2015 Book List

booksThis year, I only made four resolutions, but I should really add a fifth: read more. While I still prioritize getting lost in a good book, I noticed that over the course of 2014, I didn’t read as much as I’d like for a variety of reasons (coughSherlock, Downton Abbey, Call the Midwifecough). B isn’t much of a reader, so lots of times I’ll choose to watch a movie with him instead and I’m afraid this is becoming a bad habit.

So! Because reading is one of my favorite things and to get me going again, here’s the top (first) novels I want to read this year:

Human Croquet by Kate Atkinson: I first discovered Kate Atkinson in grad school and fell even deeper in love last spring while reading the brilliant Life After Life. Human Croquet is one of her earlier novels and follows the course of siblings Isobel and Charles. I don’t know anymore about the plot than that, but don’t need to. Atkinson’s writing is as evocative, lyrical and sharp as it gets.

Madame Bovary by Gustave Flaubert: This is one of the classics that, for me, has always slipped between the cracks. This is probably the first book I’m going to get my hands on and, while I’m happily married, I already feel like I relate to Emma Bovary. Sometimes life feels so routine; who doesn’t dream about an escape?

The Boston Girl by Anita Diamant: I recently joined a book club and Anita Diamant’s newest novel (an Amazon Best Book of 2014) is this month’s read. B and I were recently in Boston, so I’m looking forward to exploring the city through the eyes of a young immigrant woman at the turn of the century.

Anything by Ian McEwan: Every once in a while you come across a writer who thrills you, so when it comes to Ian McEwan, I can’t choose which of his novels to read first—I want to read them all. I’ll let you know what I end up choosing, but Sweet Tooth (since I didn’t get around to it last year) and Saturday top the list.

All the Light We Cannot See by Anthony Doerr: I’ve read nothing but beautiful reviews regarding this New York Times bestseller set in occupied France during the second world war, and have already been waiting weeks to get my hands on it (all copies are checked out at the library). I’ve become fascinated by the countless faucets of WWII, but hardly know a thing about the occupation of France. Trusting in this novel to educate and delight me.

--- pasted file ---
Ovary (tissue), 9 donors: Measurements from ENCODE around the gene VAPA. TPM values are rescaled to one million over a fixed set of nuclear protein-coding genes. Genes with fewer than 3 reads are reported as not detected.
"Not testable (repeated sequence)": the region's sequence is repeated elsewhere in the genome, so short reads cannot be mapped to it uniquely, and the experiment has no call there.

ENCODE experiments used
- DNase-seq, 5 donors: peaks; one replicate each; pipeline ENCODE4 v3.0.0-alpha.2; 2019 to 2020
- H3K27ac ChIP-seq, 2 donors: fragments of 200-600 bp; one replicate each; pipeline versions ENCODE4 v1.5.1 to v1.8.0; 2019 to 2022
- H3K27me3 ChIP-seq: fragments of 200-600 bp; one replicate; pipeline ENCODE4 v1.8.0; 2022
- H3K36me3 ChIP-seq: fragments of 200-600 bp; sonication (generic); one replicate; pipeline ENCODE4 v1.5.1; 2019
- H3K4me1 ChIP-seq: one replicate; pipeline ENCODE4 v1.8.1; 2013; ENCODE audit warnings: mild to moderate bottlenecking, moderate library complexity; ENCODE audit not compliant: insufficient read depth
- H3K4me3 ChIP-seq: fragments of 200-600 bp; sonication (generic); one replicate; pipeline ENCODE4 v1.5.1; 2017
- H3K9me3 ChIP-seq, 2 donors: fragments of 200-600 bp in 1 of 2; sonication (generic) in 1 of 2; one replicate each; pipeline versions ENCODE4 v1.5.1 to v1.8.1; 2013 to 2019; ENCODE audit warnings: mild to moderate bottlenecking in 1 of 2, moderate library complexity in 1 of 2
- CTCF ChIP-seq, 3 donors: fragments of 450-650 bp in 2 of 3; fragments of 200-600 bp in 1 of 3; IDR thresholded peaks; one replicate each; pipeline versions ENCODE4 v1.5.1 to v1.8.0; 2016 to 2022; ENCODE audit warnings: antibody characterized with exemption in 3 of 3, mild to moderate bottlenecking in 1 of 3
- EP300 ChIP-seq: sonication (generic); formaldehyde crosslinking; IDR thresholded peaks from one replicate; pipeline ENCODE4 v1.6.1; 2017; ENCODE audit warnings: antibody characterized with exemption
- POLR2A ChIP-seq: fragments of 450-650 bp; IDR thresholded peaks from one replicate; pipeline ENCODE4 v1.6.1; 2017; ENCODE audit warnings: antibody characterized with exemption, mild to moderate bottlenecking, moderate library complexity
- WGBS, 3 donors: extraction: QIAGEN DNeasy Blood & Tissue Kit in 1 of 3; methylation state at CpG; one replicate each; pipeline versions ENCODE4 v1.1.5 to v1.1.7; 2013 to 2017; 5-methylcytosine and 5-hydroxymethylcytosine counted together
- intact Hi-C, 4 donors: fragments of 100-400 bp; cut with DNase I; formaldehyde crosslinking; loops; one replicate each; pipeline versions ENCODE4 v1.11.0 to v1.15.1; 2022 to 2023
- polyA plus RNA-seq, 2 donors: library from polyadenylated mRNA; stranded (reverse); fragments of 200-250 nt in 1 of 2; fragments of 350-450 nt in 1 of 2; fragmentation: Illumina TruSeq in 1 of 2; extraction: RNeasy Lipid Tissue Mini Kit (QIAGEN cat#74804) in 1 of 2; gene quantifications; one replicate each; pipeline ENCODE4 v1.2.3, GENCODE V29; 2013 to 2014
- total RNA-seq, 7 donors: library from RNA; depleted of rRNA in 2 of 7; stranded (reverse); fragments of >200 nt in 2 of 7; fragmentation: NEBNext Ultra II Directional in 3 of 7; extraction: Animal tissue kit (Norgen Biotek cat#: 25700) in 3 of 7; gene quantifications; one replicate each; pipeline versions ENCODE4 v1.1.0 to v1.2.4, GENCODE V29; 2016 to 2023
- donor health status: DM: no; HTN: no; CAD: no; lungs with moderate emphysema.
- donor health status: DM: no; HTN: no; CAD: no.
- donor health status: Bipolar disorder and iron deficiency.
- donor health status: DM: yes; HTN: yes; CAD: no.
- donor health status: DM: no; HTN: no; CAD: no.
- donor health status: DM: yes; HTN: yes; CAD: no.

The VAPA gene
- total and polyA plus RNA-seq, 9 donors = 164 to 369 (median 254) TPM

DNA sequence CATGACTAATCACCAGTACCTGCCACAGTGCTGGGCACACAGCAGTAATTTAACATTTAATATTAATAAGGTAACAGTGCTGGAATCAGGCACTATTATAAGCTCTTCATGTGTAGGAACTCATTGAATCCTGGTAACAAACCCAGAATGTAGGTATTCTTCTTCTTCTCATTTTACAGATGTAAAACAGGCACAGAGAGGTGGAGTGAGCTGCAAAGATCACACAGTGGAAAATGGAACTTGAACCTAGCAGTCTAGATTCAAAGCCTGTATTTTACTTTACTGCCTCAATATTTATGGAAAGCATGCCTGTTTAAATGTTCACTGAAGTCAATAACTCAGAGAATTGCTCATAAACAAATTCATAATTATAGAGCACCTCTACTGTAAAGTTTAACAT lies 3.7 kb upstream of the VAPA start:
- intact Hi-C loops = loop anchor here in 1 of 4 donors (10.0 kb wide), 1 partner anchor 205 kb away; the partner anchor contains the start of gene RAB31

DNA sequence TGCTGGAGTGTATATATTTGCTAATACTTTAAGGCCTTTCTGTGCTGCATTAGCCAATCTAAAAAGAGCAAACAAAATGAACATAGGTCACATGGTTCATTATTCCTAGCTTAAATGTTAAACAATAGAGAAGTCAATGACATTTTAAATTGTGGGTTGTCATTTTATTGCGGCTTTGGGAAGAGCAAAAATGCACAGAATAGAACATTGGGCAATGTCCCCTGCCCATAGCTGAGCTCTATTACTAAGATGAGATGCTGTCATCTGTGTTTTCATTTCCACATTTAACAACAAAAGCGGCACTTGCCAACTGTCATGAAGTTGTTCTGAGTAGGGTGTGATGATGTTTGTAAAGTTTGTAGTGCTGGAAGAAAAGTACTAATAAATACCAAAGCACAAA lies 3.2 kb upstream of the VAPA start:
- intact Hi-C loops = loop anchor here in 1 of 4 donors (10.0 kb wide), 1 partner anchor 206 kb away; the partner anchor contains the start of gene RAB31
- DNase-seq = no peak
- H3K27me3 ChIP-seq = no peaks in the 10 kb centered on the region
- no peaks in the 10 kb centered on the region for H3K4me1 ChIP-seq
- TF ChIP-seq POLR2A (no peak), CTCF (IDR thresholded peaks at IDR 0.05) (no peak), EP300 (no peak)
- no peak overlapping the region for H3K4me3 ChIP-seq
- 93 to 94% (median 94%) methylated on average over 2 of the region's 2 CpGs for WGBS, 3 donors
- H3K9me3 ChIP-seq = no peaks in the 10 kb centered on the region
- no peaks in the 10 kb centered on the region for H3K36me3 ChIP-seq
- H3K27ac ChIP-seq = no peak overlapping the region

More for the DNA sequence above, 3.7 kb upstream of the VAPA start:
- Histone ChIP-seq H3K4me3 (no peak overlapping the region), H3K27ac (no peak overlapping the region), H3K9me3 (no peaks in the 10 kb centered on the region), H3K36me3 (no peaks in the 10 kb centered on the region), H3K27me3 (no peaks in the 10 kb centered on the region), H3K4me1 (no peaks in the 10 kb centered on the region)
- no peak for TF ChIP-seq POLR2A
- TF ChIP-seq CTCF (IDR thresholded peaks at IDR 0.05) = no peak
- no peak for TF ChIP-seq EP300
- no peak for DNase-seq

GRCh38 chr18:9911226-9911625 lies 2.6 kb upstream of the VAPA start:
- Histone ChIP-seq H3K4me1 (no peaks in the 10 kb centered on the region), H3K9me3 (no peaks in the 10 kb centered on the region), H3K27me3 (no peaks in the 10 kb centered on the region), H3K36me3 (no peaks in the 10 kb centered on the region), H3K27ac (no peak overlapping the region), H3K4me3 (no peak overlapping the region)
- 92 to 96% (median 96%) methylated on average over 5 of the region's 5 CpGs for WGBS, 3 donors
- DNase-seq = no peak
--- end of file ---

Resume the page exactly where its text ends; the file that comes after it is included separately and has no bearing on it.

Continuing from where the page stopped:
A Moveable Feast by Ernest Hemingway: Was there ever a more glamorous time in literary history than 1920s Paris? Accepting this might be the closest I ever get to this magical decade, A Moveable Feast is a must.

The Mermaid’s Daughter by Jo Baker: Longbourn was easily among the best books I read in 2014, and Baker’s newest novel, to be released in March, sounds even more strange and wonderful. I rarely read fantasy novels, but trust Baker to create a world in which I don’t want to leave.

A Passage to India by E.M. Forster: Until I have the chance to explore this breathtaking place for myself, I’ve been getting my fix of India through great novels. (I’d highly recommend Behind the Beautiful Forevers and The Space Between Us). I find the intersection of Indian and British culture and identity especially interesting, making Forster’s novel an essential read.

What great books did you read last year? I’d love your recommendations!
Em
P.S.  I finished A Farewell to Arms last night and I’m still making up my mind about it (love the writing, digesting the plot). At times like this I miss being a student for the rich discussion opportunities! And I’m a geek.

P.S. S. There’s still a couple novels from last year’s list I still need to read, but plans got derailed when I decided to finally sink into The Harry Potter series. See! I told you I’m a geek.
Picture courtesy of littlegreennotebook.blogspot.com

New Year, New Goals

2014We’re a week into 2014 already and before another day goes by, I want to commit my goals for the year on paper. 2013 was a very special year–one where I felt safe and really grounded–but I’m looking forward to all this new year holds. I’m ready for new adventures and new ideas and a year of new books. With that, I’m making a few resolutions to bring more joy and less worry into the new year:

1) Write More. Sitting down to write creatively for more than a few minutes has long alluded me, but I want to change this in 2014. My sister knowingly gave me Writing Down the Bones for Christmas and I’m learning again and again that, like brushing my teeth and doing the dishes, writing needs to be a non-negotiable in my life. I’ve already signed up for a creative writing class next month and I don’t even care if my writing is good or, more likely, terrible. I just want to write.

2) Stay present. I never use to be much of a worrier. I always did well in school, but in high school and college I was never too worked up about grades or my social life. When did this change? When did I become a chronic worrier and someone consistently racing ahead to tomorrow? This year, I want to be present and enjoy the small pleasures of each day.

3) Healthy as a lifestyle. Throughout this past year, my workout routine and healthy eating was largely in spurts and, without too much thought, I too often skipped the gym and ate a bit too much popcorn in front of the TV. This year, I want to focus on being healthy not to lose weight, but to simply feel better on a day to day basis. More vegetables, less sugar, more movement, less stagnation!

I am so incredibly blessed and want to keep living with gratitude. I want to let Brady know how incredible he is on a daily basis. I want to be content with the clothes I already have. I want to cook more in our tiny, cosy and perfect kitchen.

Have you made resolutions? What are you most looking forward to in the year ahead?

Have a great one everybody,

Em